Review Detail

Young Adult Fiction 402
It's elementary... in high school
Overall rating
Writing Style
In this fourth book set at Reginald R. Hero High, we meet Huck and Win, the brother of Curtis from Talk Nerdy to Me. Huck has struggled with coming to the school a bit later than most students, and has tried not to draw attention to himself. Once he takes a video in class of his teacher Mr. Wilverton calling on more male than female students and accidentally sends it to everyone instead of just a few friends from his old school, this ends. He feels bad that Clara, whom he has taped slumping in defeat when she is not called on, has this image turned into a meme, and he's less than thrilled when his "corrective punishment" is making a video highlighting the best parts of Hero High. At the same time, his language arts teacher, Ms. Gregoire, encourages him to read Sherlock Holmes. When Curtis sets up Huck with his brother, Win, the two boys start a tentative relationship. When Win has trouble with both a transfer application and then with a fake iLive account, the two use the hints they get from reading Holmes to investigate and try to figure out what's going on before the application deadline passes.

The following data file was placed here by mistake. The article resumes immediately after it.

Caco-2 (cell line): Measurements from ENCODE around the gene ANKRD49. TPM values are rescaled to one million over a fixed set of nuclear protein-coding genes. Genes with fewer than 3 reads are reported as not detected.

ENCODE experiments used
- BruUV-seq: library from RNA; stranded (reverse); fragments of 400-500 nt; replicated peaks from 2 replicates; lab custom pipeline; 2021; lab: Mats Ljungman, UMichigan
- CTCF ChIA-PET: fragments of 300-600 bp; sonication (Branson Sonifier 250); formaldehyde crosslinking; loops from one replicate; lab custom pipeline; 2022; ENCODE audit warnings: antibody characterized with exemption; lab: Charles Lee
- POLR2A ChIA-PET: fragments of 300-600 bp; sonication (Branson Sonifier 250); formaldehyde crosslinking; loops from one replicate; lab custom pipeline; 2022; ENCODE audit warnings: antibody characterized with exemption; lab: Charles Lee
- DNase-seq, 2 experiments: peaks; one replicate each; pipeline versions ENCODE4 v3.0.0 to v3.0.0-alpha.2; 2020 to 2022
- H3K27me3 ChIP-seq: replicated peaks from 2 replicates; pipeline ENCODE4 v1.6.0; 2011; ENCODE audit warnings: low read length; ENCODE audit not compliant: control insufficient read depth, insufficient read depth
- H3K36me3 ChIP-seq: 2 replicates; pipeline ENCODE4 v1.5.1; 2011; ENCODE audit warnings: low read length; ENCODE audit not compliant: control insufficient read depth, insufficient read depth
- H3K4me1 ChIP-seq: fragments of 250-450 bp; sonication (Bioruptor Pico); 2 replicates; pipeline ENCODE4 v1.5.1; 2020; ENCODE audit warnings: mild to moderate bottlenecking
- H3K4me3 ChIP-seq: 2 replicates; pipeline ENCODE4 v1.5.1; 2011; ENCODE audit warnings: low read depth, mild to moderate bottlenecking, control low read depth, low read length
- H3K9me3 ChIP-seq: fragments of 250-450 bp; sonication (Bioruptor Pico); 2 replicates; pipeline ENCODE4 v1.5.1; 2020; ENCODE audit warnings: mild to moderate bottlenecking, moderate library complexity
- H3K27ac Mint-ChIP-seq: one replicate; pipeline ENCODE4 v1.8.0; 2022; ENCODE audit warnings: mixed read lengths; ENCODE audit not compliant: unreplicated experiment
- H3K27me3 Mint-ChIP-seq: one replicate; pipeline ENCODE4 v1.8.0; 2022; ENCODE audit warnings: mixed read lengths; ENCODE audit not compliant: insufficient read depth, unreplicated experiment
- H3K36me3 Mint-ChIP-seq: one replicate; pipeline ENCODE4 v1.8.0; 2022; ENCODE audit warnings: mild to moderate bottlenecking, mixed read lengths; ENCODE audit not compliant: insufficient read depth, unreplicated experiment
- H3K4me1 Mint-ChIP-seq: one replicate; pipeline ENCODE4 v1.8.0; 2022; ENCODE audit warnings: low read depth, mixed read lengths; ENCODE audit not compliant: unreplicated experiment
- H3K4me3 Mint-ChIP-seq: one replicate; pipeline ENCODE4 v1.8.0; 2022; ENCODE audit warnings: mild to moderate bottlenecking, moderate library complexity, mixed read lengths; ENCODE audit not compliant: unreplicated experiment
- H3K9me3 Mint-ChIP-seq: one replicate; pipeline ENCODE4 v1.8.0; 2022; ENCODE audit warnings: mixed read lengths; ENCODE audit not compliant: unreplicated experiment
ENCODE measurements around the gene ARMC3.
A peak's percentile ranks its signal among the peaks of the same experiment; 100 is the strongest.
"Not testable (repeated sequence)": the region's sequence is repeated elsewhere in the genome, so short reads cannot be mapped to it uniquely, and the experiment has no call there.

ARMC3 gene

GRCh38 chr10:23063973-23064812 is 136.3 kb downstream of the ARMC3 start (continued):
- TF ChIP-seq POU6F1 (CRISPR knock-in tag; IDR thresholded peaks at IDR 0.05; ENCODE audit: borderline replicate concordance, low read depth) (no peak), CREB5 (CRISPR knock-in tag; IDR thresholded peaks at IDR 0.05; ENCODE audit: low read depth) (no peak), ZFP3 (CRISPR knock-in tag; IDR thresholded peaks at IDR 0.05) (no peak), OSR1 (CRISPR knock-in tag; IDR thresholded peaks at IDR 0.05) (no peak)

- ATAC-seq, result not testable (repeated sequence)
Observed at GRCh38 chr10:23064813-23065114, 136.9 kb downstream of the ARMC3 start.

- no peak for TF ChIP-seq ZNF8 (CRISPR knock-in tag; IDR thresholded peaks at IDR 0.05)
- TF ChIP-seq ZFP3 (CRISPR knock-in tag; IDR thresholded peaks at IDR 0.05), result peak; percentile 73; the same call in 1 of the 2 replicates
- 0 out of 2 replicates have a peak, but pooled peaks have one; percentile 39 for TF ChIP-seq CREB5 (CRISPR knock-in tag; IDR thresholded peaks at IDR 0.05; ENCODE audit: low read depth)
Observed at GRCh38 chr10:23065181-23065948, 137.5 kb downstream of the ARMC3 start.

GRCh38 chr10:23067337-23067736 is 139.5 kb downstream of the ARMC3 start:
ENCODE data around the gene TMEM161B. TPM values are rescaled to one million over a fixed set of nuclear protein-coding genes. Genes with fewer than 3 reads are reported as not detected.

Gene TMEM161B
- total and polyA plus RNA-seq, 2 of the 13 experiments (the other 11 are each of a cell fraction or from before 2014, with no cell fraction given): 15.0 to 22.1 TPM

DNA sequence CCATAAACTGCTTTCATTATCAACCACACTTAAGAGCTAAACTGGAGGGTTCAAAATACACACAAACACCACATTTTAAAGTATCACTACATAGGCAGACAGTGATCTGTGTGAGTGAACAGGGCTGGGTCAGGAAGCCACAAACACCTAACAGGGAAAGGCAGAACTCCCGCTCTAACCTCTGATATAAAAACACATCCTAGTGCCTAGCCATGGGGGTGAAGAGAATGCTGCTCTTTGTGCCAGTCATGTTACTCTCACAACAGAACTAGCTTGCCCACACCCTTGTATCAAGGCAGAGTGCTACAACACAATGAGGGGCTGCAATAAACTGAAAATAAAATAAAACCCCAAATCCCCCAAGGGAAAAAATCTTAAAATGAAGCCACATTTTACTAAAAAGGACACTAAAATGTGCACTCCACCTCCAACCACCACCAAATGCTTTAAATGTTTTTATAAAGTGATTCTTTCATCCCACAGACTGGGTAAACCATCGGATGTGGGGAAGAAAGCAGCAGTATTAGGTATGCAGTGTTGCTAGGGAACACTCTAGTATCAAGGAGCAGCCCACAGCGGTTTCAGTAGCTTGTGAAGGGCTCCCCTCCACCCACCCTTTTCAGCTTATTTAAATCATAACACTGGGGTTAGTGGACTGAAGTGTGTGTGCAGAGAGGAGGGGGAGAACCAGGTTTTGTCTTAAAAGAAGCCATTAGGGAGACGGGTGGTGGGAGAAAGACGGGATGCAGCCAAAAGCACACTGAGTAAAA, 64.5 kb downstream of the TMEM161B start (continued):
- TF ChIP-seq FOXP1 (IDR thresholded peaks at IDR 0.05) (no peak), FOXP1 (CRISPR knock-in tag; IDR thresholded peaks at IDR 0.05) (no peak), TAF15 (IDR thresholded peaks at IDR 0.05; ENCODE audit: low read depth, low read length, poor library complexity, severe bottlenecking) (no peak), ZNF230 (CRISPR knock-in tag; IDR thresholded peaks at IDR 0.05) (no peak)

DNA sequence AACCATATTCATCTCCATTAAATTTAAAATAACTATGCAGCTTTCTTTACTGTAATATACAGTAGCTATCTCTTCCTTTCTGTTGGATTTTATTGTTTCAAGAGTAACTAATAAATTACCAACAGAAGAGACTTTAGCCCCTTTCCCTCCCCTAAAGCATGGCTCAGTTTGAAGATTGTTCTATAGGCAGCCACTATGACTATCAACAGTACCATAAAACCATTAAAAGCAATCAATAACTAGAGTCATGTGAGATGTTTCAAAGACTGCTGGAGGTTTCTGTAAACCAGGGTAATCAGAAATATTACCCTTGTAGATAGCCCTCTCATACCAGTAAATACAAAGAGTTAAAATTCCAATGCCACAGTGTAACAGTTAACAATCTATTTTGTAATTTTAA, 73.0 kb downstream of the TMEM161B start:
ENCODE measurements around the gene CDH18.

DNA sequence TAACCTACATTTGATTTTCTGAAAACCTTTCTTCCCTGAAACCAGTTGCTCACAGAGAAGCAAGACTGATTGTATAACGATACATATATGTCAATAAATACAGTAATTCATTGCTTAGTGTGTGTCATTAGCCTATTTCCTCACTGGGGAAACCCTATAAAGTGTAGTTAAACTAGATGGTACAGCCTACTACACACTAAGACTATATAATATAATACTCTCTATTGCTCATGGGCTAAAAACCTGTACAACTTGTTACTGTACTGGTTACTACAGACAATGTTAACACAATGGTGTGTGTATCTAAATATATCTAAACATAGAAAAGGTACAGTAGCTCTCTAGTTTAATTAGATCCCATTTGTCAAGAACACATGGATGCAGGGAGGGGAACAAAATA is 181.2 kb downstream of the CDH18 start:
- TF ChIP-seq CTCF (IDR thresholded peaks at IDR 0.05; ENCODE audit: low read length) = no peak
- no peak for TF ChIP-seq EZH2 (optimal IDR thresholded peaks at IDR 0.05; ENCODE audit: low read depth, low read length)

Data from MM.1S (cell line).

Good Points
This had a lot more clues and detection than the other books in this series, and embraces a new type of mystery that is becoming popular-- cyber mystery. There are some strong middle grade titles that cover various aspects of this, like Skovron's more spy related The Hacker's Key or Korman's social media heavy Linked. This is more along the lines of Calonita's The Retake, and I loved that technology is portrayed as something that can be useful (like exposing the sexism in the classroom) but can also be problematic. Since technology and social media is such a big part of students' lives these days, it's great to see it incorporated into the literature.

Huck and Win are both very appealing characters. The two share a lot of awkward moments at first, and it's interesting to see Huck's insecurity. The two start a relationship and learn each other's preferences and habits, and slowly get closer. This reminded me a bit of Barakiva's One Man Guy, and is a great addition to a slowly growing genre of romances with LGBTQIA+ characters. I did appreciate that the characters were in high school, but there wasn't a lot of hard partying of other details that would be challenging for middle school students. The best part of this was that this wasn't a coming out story; the romance was just woven into the plot.

The Sherlock Holmes stories are woven into the plot nicely, and there's the touch of Ms. Gregoire's magic that hovers over all of the activities. This series can be read independently, but I like the idea of reads who start with this book being intrigued and going back to pick up the others.
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